While we continue to debate the incidence and physiology of healthy obesity (i.e. adiposity without any evident health problems), there are ample examples of adiposity in the animal kingdom, where the accumulation of vast amounts of fat tissue are entirely compatible with good health.
One of these fascinating example is the grizzly bear, which accumulates enough fat to last all winter without any apparent ill-effects on its health – indeed, the accumulation of fat to a level that would be considered “morbidly obese” in humans in vital to its survival.
Thus, not only is “healthy” obesity possible in mammals, it may also be an important area of study to better understand healthy obesity (or lack of it) in humans.
Insights into healthy obesity comes from a fascinating study by Lynne Nelson and colleagues from Washington State University, in a paper published in Cell Metabolism.
The researchers studied metabolism in four adult female grizzly bears, trained to “voluntarily” allow blood samples to be drawn for this study (for a video on how exactly this was done click here).
Their study shows that as grizzly bears accumulate fat in preparation for hibernation, they become exquisitely insulin sensitive, only to switch to a state of insulin resistance as they enter hibernation. This process reverses as they emerge from hibernation months later.
While the paper describes in detail the metabolic and hormonal pathways involved in this modulation of insulin sensitivity (via PTEN/AKT signaling in adipose tissue, it suggests that it is the ability to maintain insulin sensitivity in the face of increased adipose tissue that allows these animals to remain metabolically healthy.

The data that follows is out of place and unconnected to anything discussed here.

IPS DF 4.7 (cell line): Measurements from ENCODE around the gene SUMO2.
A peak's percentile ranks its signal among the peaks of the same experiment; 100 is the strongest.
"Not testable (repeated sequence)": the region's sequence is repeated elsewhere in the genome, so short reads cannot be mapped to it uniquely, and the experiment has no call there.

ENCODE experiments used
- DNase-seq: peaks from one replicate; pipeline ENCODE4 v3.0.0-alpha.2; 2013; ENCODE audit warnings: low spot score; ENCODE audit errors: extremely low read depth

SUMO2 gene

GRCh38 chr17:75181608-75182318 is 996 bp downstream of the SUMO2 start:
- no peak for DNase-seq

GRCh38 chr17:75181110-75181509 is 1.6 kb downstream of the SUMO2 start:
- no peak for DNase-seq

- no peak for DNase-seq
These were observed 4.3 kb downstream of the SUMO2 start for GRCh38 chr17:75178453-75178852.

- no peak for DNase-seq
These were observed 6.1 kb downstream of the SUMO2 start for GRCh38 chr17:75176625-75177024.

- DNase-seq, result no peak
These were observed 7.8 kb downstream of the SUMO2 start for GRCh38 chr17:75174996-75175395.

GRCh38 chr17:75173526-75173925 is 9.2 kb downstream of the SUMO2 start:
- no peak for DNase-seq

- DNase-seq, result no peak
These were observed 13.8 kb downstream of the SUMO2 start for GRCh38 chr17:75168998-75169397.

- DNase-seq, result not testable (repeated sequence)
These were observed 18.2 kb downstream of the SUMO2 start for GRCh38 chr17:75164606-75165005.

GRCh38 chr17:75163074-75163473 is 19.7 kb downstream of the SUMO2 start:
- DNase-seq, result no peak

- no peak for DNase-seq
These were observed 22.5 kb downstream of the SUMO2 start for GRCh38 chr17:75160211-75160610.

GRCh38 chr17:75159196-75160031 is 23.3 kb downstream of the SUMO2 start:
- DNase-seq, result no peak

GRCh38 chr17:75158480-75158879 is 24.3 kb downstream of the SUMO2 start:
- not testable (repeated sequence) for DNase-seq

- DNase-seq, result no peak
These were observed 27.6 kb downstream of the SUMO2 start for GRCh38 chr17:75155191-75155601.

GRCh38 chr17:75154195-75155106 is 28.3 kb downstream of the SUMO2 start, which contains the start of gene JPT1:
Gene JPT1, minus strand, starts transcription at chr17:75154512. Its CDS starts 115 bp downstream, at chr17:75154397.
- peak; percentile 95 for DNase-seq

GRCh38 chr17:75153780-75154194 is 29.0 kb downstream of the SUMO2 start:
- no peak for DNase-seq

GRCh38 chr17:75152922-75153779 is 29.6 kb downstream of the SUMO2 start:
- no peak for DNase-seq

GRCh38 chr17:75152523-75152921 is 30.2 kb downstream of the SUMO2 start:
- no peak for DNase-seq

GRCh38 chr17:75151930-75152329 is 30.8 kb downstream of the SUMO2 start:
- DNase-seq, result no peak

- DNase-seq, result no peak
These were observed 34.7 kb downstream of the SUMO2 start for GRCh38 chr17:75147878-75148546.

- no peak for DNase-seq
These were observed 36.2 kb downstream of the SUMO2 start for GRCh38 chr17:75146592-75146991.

As readers may recall, this is akin to the finding in humans that healthy obese individuals also display high levels of insulin sensitivity compared to metabolically unhealthy obese individuals, who display the more typical insulin resistance.
While much of this ability to maintain insulin sensitivity in a state of adiposity may be genetic (as in the rare case of humans with PTEN haploinsufficiency) other factors that enhance insulin sensitivity (e.g. regular aerobic exercise) may also help prevent or alleviate the metabolic consequences of excess fat.
Other factors may well include the actual location of the expanded fat depots, with peripheral accumulation of subcutaneous fat being far less likely to cause metabolic problems (and perhaps even protect against) than visceral or ectopic fat.
Now I guess, we need a study to see how well healthy obese humans do in hibernation.
Hat tip to Susan Jelinski for pointing me to this paper
Nelson OL, Jansen HT, Galbreath E, Morgenstern K, Gehring JL, Rigano KS, Lee J, Gong J, Shaywitz AJ, Vella CA, Robbins CT, & Corbit KC (2014). Grizzly Bears Exhibit Augmented Insulin Sensitivity while Obese Prior to a Reversible Insulin Resistance during Hibernation. Cell metabolism, 20 (2), 376-82 PMID: 25100064